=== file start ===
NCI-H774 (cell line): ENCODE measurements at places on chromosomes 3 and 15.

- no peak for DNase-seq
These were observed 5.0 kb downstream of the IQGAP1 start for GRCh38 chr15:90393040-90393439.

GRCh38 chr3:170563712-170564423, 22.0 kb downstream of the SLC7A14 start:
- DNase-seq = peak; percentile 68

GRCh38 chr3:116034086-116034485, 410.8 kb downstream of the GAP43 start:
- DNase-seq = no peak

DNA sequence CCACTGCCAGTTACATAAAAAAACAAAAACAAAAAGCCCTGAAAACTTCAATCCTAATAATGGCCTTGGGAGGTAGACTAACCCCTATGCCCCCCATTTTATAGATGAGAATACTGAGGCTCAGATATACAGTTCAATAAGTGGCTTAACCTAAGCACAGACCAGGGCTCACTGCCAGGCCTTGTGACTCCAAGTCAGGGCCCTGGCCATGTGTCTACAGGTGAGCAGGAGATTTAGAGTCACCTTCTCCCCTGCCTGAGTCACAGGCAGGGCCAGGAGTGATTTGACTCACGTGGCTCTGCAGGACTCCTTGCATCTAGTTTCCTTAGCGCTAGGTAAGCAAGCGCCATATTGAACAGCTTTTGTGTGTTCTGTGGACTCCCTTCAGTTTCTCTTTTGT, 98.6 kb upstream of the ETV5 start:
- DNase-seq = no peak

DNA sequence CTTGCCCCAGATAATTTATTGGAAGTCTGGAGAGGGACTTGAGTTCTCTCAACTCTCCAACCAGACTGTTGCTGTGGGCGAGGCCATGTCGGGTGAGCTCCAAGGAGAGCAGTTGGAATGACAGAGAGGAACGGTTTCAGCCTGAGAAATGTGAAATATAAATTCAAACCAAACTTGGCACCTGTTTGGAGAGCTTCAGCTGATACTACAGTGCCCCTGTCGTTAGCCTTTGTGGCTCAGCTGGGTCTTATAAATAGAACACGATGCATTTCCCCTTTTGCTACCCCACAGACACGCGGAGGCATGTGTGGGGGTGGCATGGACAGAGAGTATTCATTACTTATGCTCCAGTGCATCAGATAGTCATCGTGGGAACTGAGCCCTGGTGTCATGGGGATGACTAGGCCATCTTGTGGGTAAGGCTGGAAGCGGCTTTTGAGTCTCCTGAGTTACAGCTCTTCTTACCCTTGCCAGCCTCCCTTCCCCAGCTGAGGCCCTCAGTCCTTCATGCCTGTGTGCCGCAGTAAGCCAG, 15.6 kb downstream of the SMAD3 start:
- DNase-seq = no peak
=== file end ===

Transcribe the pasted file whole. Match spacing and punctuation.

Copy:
NCI-H774 (cell line): ENCODE measurements at places on chromosomes 3 and 15.

- no peak for DNase-seq
These were observed 5.0 kb downstream of the IQGAP1 start for GRCh38 chr15:90393040-90393439.

GRCh38 chr3:170563712-170564423, 22.0 kb downstream of the SLC7A14 start:
- DNase-seq = peak; percentile 68

GRCh38 chr3:116034086-116034485, 410.8 kb downstream of the GAP43 start:
- DNase-seq = no peak

DNA sequence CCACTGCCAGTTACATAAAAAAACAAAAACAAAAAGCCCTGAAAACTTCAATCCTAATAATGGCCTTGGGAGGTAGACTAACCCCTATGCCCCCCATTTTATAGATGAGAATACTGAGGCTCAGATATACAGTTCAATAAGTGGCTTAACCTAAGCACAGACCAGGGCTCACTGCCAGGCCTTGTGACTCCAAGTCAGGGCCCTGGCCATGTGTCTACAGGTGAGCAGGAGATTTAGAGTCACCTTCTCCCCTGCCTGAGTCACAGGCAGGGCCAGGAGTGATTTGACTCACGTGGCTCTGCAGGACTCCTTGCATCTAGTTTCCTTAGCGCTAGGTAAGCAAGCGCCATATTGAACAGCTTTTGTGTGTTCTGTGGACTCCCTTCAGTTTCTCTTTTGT, 98.6 kb upstream of the ETV5 start:
- DNase-seq = no peak

DNA sequence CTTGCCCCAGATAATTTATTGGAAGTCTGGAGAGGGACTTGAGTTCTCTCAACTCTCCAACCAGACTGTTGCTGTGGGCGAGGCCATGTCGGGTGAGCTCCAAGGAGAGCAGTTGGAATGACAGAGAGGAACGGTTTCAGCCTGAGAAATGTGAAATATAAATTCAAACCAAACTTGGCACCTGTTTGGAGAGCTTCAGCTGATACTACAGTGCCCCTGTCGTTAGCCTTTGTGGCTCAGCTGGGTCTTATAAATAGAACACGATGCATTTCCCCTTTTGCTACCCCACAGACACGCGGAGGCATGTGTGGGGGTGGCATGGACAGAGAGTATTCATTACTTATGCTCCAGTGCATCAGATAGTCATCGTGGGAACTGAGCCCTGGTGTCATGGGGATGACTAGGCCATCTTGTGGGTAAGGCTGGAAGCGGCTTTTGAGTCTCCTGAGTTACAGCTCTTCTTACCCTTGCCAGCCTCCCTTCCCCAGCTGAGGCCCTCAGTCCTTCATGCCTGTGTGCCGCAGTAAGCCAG, 15.6 kb downstream of the SMAD3 start:
- DNase-seq = no peak